Home Game

Home Game

Late afternoon, the Saturday soccer game –
Silvinho’s sítio, in the hills outside Atibaia
I am visiting my wife’s cousin’s family
Zé Cocco and his son-in-law Mano are players,
forward and goal, ataque e goleiro.

“Wander around, fique à vontade” –
I walk past ponds, chickens, through sheep,
open a gate of planks, pass into a meadow –
the signs of city, even farm, recede.
I stand on the bank of the river.

It has swirled against hard red clay
more centuries than there are words for
the current and soil know each other’s measure
they are ready to outstay us, a deep logic
rimmed with reeds, who knows their names?

I follow its low song, along high bank
through butterflies, a black and white beetle
on red orange yellow blossoms: so tiny!
I step carefully, cows have been here
maybe snakes, though still I hear traffic.

The silence of woods calls to me.
Trees hung with streamers of pale moss
quiet in sunshine, no breeze
the bark covered with miniscule plants
it is too hot not to try growing everywhere.

On one trunk, a brown structure of mud
two and a half feet long, a dime-sized hole
at the top, one black marimbondo as sentinel
another buzzes past to join perhaps hundreds –
Translation: hornets build with mud here.

I swing past slowly, into the dark canopy
on the lookout for anything, watching leaves
listening for birds, I know what I want –
to feel the ancient pulse, before villages,
the same beat of heart as in Canadian woods.

Two ruts of a road meander the river,
there are crude platforms for fishing,
empty bottles, pails, abandoned bamboo,
truck tires, no one will pick up here,
this is an edge. The sun sinks low behind me.

A spider, its body the size of a child’s finger,
hangs in mid-air, web invisible, no chance
for her prey to spot it, this is her realm
between dark bark, dry leaves, brown water.
I look at the opposite bank: who lives there?

No voice answers, there are dues to be paid.
To outwait these trees is the work
of generations, shrewd lookers who hunted here –
or who learned how to farm. I can ask,
but know enough to expect no reply.

I retrace my steps, return to Brasil
to fences, rusting barrels, two dogs,
past orange trees, the house and cars,
up cement stairs to the yells of futebol
from the small field cut into the hillside.

Two teams of friends, red shirts and white
grimly, laughingly, pay homage to the art
of foot and head. Beautiful shots, saves,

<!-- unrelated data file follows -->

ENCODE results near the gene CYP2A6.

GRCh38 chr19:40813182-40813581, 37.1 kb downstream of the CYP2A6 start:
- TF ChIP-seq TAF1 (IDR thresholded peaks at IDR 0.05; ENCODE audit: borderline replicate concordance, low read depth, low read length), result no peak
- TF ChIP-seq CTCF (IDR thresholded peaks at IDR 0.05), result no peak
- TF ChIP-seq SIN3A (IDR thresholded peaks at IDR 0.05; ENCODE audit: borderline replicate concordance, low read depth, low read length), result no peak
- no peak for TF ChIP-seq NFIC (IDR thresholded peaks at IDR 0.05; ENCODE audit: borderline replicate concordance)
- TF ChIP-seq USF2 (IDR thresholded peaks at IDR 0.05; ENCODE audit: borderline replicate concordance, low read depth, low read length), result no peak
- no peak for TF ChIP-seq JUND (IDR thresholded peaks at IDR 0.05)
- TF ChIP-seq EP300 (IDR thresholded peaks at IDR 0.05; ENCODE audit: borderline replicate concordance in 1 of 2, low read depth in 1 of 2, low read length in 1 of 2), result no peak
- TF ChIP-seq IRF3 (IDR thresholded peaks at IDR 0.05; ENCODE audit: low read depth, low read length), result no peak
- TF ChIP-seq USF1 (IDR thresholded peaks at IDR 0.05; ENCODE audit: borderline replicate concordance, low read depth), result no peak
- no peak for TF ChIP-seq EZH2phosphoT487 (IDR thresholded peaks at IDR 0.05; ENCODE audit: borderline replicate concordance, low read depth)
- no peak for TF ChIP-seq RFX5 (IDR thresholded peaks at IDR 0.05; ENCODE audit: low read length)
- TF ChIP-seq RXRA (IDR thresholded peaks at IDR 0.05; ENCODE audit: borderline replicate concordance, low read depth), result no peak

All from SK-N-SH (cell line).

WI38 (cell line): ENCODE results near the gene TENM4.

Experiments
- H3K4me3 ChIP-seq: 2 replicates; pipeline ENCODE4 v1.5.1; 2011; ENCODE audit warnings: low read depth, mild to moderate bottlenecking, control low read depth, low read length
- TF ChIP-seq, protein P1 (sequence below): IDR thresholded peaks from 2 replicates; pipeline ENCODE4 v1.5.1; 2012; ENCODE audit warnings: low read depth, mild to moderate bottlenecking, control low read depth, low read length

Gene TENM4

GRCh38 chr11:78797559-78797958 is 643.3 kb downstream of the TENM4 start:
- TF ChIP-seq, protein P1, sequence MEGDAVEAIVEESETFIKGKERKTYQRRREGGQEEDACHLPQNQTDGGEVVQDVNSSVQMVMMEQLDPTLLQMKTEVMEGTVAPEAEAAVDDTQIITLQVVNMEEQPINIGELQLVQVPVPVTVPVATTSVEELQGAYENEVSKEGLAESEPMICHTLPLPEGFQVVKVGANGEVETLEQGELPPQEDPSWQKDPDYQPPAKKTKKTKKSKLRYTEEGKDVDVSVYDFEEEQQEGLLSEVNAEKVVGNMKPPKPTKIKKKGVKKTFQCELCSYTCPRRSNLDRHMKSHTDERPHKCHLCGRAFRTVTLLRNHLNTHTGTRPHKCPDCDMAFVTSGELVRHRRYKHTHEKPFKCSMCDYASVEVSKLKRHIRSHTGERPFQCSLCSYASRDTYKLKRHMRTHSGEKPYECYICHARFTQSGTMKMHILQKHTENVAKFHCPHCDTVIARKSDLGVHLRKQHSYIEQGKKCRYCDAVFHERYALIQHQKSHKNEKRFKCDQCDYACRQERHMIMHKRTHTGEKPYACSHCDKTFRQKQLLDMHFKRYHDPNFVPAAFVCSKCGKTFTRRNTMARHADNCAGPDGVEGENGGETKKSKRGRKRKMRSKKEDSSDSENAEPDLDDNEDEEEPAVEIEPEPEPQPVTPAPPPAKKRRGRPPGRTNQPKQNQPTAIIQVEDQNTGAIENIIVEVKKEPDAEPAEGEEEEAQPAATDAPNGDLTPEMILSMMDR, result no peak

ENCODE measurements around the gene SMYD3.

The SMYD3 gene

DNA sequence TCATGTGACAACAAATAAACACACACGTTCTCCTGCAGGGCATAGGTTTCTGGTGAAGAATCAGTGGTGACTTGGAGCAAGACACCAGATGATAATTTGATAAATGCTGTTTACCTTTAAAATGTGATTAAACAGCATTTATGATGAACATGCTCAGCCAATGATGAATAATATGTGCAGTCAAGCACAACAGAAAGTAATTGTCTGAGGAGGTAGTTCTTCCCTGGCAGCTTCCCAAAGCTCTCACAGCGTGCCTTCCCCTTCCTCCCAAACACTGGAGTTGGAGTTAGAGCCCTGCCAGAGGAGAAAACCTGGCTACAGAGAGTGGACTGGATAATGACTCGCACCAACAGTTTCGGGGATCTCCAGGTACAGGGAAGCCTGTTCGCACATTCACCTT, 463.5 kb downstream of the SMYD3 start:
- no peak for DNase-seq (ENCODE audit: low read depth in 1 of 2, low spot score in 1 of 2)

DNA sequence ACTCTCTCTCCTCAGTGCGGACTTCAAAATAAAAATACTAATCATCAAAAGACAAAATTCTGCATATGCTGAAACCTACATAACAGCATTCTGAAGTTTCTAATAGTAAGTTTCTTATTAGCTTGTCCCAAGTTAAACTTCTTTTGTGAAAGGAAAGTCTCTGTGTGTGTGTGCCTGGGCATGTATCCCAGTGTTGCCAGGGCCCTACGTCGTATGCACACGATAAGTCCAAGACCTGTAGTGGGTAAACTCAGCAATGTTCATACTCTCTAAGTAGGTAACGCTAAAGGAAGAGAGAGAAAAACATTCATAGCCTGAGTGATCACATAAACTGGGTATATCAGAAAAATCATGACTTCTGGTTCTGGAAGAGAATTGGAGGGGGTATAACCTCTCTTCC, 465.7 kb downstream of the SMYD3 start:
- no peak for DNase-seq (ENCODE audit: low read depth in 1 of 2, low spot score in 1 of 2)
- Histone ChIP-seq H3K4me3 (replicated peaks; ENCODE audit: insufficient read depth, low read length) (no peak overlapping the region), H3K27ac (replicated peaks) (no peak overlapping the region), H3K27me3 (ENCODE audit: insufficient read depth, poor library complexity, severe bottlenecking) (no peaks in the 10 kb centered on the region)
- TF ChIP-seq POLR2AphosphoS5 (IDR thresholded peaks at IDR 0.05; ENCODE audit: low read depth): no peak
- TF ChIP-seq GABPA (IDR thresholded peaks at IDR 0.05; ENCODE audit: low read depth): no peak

passes behind backs, the goalie cries,
“Marcação! Cover him! Vamos lá – let’s go!”

Serious fun, no quarter asked, but for injuries,
the others wait for the one on the ground,
wisecracks are the balm for the kicked shin,
the twisted ankle, strained knee, it continues
with careful roughness, there is a next game to think of.

Sweating, insults, curses, beer and barbecue
call for an end, one team has won, there are jeers,
panting, shirts are off, this game is history,
the flashes of brilliance these men have worked for
are the seed of the great teams of tomorrow,

those one may see on TV, far from these hinterlands
linked to dust, these dogs, two young boys
taking shots at the goal while someone retrieves
the other ball from the bushes. This dance of men
rises from deepest rivers in these mountains.

Back at the house, quick showers, TV blaring,
Palmeiros vs. Santos, Cruzeiro vs. Vasco,
tall cold brown bottles, drinking, shouting,
the meat, beer-marinaded, goes onto the grill,
a card game, truco, begins, is fought fiercely,

rough jokes, banter about manhood, taunts,
six lines of talk, now five, no maybe eight,
I catch snippets, the whole incomprehensible,
mysterious cards are flung onto the table,
this is men doing men among men,

only the jokes change from here to Brooklyn,
Kenya, Tokyo, Berlin, Kuala Lumpur, Perth.
No girls allowed, though maybe yearned for
I am adopted into the family of beer,
work ended, the sizzle of meat on flames

then wrapped in rolls, no napkins, placemats.
I cannot help grinning, this lingo I speak
with no words. Home far from home,
I am given a place at the table, glasses
and cards slam down, into the evening.


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